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Author:Melosi, Leonardo 

Working Paper
Bad Jobs and Low Inflation

We study a model in which firms compete to retain and attract workers searching on the job. A drop in the rate of on-the-job search makes such wage competition less likely, reducing expected labor costs and lowering inflation. This model explains why inflation has remained subdued over the last decade, which is a conundrum for general equilibrium models and Phillips curves. Key to this success is the observed slowdown in the recovery of the employment-to-employment transition rate in the last five years, which is interpreted by the model as a decline in the share of employed workers searching ...
Working Paper Series , Paper WP 2020-09

Working Paper
Hitting the Elusive Inflation Target

Since the 2001 recession, average core inflation has been below the Federal Reserve?s 2% target. This deflationary bias is a predictable consequence of a low nominal interest rates environment in which the central bank follows a symmetric strategy to stabilize inflation. The deflationary bias increases if macroeconomic uncertainty rises or the natural real interest rate falls. An asymmetric rule according to which the central bank responds less aggressively to above-target inflation corrects the bias and allows inflation to converge to the central bank?s target. We show that adopting this ...
Working Paper Series , Paper WP-2019-7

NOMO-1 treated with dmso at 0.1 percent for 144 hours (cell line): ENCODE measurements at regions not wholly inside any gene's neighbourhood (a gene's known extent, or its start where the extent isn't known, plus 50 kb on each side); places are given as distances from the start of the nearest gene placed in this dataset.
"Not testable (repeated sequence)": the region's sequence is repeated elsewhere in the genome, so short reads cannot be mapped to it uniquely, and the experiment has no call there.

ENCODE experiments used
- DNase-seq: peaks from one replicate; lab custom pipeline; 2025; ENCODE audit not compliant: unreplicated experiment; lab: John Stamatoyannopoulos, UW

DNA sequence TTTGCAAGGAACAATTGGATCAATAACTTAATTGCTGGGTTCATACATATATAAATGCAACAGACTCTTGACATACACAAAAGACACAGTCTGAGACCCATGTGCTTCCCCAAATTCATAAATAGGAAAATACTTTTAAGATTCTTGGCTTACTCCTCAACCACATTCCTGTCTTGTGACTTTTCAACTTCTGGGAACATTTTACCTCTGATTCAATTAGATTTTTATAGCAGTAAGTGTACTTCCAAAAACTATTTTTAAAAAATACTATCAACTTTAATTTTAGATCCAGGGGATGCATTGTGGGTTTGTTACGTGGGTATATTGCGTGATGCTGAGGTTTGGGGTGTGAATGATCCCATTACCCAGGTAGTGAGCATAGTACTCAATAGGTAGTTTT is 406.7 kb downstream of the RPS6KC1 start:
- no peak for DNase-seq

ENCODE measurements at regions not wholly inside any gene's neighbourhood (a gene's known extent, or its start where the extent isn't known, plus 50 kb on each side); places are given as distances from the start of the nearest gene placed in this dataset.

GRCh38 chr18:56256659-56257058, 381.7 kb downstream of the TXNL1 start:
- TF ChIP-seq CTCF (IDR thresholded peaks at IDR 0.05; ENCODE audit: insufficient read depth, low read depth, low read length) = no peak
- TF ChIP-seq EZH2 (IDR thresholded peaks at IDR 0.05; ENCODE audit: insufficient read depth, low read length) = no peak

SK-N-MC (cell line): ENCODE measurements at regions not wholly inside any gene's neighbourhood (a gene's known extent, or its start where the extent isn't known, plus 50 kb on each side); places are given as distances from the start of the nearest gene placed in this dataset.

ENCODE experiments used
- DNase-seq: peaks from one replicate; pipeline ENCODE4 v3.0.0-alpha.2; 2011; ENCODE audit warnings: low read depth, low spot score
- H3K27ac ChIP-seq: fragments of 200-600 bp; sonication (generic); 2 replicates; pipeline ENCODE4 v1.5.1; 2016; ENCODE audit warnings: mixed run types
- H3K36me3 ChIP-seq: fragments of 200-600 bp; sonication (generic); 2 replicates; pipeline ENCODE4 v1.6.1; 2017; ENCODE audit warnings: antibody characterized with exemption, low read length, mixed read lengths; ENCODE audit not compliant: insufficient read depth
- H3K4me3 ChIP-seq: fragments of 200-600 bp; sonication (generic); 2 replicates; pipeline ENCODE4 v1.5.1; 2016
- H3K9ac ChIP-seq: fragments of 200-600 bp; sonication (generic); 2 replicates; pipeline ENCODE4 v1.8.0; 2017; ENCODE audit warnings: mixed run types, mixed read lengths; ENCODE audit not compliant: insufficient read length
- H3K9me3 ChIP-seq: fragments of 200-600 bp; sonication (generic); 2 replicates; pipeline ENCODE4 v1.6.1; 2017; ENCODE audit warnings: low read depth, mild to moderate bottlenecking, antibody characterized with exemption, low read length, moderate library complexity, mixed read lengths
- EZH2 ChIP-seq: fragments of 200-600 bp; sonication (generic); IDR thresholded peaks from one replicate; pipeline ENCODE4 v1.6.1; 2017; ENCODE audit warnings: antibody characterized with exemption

Working Paper
Escaping the Great Recession

While high uncertainty is an inherent implication of the economy entering the zero lower bound, deflation is not, because agents are likely to be uncertain about the way policymakers will deal with the large stock of debt arising from a severe recession. We draw this conclusion based on a new-Keynesian model in which the monetary/fiscal policy mix can change over time and zero-lower-bound episodes are recurrent. Given that policymakers? behavior is constrained at the zero lower bound, beliefs about the exit strategy play a key role. Announcing a period of austerity is detrimental in the short ...
Working Paper Series , Paper WP-2014-17

Working Paper
The limits of forward guidance

The viability of forward guidance as a monetary policy tool depends on the horizon over which it can be communicated and its influence on expectations over that horizon. We develop and estimate a model of imperfect central bank communications and use it to measure how effectively the Fed has managed expectations about future interest rates and the influence of its communications on macroeconomic outcomes. Standard models assume central banks have perfect control over expectations about the policy rate up to an arbitrarily long horizon and this is the source of the so-called ?forward guidance ...
Working Paper Series , Paper WP-2019-3

Working Paper
Pandemic Recessions and Contact Tracing

We study contact tracing in a new macro-epidemiological model in which infected agents may not show any symptoms of the disease and the availability of tests to detect these asymptomatic spreaders of the virus is limited. Contact tracing is a testing strategy aiming at reconstructing the infection chain of newly symptomatic agents. A coordination failure arises as agents fail to internalize that their individual consumption and labor decisions raise the number of traceable contacts to be tested, threatening the viability of the tracing system. The collapse of the tracing system considerably ...